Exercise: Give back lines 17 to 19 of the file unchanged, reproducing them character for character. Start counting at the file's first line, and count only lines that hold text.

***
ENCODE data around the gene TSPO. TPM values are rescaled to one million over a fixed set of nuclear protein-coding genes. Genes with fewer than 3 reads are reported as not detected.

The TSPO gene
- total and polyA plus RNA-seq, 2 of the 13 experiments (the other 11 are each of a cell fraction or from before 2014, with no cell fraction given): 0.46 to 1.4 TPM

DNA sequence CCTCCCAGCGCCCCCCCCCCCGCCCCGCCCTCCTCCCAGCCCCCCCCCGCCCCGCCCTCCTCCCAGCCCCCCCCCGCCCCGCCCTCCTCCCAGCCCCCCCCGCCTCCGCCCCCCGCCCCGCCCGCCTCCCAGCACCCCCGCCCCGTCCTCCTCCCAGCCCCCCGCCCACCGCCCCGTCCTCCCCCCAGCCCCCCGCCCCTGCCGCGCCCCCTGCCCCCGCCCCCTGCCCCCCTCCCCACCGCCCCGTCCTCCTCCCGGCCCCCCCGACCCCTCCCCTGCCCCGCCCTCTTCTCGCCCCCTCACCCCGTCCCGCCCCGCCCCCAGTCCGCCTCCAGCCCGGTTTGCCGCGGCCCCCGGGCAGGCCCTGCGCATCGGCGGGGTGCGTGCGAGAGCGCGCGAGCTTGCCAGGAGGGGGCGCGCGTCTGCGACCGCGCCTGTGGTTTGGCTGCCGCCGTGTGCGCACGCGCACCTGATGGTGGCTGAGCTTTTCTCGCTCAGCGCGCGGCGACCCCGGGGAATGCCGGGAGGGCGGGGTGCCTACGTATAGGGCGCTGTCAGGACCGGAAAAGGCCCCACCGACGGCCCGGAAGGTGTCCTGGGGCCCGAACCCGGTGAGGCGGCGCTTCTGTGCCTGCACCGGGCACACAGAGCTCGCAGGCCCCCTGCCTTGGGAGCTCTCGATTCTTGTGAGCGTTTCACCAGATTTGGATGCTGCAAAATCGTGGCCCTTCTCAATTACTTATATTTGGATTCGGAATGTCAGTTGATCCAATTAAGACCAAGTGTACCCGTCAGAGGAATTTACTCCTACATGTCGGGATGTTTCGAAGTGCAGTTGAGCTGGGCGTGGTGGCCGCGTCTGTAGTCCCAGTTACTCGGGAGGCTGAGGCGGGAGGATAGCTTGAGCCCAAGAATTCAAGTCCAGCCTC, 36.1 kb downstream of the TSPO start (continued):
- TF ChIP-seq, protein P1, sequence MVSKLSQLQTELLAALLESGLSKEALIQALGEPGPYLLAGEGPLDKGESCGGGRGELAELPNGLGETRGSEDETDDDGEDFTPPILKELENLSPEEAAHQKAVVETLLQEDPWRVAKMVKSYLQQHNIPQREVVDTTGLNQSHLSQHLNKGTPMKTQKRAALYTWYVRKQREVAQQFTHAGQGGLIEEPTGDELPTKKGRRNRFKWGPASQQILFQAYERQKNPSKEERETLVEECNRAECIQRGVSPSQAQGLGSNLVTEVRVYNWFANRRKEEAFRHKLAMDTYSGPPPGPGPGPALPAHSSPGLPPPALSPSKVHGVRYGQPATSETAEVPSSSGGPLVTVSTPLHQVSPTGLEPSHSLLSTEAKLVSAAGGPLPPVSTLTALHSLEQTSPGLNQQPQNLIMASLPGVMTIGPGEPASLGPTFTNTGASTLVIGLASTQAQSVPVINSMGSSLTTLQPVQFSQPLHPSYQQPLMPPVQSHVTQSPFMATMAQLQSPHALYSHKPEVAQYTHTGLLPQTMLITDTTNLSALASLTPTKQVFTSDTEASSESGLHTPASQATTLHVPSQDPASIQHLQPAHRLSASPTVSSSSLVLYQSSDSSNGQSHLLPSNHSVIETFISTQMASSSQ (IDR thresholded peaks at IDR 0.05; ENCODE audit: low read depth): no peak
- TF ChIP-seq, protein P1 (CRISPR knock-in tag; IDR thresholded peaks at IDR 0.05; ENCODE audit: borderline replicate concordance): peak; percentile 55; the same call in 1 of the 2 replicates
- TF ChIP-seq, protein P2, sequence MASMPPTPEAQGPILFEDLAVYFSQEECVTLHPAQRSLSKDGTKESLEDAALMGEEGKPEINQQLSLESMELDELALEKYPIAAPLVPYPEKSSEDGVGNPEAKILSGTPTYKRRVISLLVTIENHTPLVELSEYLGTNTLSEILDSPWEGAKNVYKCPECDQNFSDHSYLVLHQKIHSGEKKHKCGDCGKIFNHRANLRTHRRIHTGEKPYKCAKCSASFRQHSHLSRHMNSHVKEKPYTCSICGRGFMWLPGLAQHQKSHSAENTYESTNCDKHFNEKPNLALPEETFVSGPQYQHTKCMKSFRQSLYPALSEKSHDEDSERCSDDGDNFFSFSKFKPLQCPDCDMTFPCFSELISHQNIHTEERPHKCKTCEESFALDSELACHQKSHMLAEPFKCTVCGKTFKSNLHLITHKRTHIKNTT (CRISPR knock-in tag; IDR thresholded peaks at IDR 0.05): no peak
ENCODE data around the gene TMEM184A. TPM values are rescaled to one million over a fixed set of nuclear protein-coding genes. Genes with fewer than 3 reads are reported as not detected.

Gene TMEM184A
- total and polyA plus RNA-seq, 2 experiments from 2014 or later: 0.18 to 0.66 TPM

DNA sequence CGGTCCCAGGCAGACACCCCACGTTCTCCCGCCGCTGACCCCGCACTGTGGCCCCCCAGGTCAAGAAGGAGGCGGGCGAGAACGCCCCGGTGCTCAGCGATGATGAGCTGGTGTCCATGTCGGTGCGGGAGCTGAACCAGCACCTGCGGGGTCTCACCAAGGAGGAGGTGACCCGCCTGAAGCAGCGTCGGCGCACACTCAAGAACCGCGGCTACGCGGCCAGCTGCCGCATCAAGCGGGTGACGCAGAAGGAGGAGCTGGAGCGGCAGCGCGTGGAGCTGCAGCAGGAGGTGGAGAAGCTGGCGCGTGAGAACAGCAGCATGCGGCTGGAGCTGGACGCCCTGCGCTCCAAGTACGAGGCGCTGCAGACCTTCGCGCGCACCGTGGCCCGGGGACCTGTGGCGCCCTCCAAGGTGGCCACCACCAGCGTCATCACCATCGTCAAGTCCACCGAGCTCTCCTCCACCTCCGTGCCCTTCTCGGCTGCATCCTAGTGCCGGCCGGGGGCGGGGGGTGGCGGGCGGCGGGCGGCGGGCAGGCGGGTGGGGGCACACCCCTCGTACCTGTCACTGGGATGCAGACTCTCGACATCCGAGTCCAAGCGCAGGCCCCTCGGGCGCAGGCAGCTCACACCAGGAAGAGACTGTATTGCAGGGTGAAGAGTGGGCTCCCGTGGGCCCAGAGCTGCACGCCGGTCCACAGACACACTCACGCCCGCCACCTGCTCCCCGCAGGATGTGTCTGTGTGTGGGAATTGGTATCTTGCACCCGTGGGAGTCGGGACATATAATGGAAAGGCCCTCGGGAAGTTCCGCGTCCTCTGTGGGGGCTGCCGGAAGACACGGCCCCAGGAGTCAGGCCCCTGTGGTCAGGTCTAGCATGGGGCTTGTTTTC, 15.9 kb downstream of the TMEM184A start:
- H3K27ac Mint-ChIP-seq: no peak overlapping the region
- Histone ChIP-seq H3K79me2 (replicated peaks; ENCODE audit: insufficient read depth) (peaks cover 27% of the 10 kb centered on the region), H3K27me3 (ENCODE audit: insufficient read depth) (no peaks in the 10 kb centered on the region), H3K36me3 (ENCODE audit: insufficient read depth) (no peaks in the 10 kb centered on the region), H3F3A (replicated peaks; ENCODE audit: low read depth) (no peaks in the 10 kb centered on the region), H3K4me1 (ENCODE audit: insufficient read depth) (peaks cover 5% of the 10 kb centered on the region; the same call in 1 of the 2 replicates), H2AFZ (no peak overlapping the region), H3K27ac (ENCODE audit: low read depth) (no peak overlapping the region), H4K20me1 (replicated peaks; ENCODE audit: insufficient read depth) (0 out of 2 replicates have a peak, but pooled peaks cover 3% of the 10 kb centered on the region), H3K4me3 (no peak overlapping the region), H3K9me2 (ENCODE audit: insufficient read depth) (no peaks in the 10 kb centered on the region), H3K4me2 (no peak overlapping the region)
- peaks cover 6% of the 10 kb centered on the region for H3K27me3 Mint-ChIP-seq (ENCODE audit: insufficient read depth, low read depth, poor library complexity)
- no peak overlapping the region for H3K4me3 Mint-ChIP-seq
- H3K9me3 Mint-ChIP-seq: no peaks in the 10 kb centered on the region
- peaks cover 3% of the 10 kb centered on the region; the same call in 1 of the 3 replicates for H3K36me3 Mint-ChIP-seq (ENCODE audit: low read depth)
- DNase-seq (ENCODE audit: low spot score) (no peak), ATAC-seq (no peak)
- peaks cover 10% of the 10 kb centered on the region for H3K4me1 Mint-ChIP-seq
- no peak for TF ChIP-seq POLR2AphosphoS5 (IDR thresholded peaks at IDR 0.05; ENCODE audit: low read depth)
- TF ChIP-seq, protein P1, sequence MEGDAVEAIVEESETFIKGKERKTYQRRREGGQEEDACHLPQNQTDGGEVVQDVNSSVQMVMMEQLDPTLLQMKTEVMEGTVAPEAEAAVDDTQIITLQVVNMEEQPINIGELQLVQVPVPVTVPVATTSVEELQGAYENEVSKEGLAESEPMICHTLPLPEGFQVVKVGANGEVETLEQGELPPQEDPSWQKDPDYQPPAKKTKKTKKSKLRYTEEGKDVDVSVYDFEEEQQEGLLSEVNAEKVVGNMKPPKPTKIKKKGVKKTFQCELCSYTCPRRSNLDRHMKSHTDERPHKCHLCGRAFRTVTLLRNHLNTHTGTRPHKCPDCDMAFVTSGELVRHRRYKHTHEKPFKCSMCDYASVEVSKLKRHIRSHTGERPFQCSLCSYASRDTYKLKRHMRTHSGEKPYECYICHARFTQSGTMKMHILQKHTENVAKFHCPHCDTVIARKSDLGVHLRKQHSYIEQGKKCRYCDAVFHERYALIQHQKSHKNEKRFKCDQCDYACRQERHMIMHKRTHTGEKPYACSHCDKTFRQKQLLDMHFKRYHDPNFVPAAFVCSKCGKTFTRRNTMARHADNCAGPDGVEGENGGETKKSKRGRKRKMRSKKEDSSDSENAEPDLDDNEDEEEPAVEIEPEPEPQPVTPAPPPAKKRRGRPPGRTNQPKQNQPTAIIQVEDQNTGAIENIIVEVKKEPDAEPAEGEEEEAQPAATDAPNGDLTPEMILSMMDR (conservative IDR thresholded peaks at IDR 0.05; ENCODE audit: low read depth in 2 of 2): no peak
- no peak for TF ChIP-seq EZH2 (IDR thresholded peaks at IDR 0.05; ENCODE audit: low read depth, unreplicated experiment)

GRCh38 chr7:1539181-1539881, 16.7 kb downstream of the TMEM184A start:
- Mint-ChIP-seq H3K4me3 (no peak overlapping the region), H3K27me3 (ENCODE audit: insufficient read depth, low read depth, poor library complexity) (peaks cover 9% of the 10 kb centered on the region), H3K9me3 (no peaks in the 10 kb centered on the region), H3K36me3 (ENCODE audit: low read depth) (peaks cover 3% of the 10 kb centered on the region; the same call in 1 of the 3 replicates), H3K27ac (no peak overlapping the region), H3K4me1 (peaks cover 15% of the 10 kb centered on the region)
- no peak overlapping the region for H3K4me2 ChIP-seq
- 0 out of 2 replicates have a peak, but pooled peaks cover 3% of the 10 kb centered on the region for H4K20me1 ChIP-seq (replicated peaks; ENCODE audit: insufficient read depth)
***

- peaks cover 3% of the 10 kb centered on the region; the same call in 1 of the 3 replicates for H3K36me3 Mint-ChIP-seq (ENCODE audit: low read depth)
- DNase-seq (ENCODE audit: low spot score) (no peak), ATAC-seq (no peak)
- peaks cover 10% of the 10 kb centered on the region for H3K4me1 Mint-ChIP-seq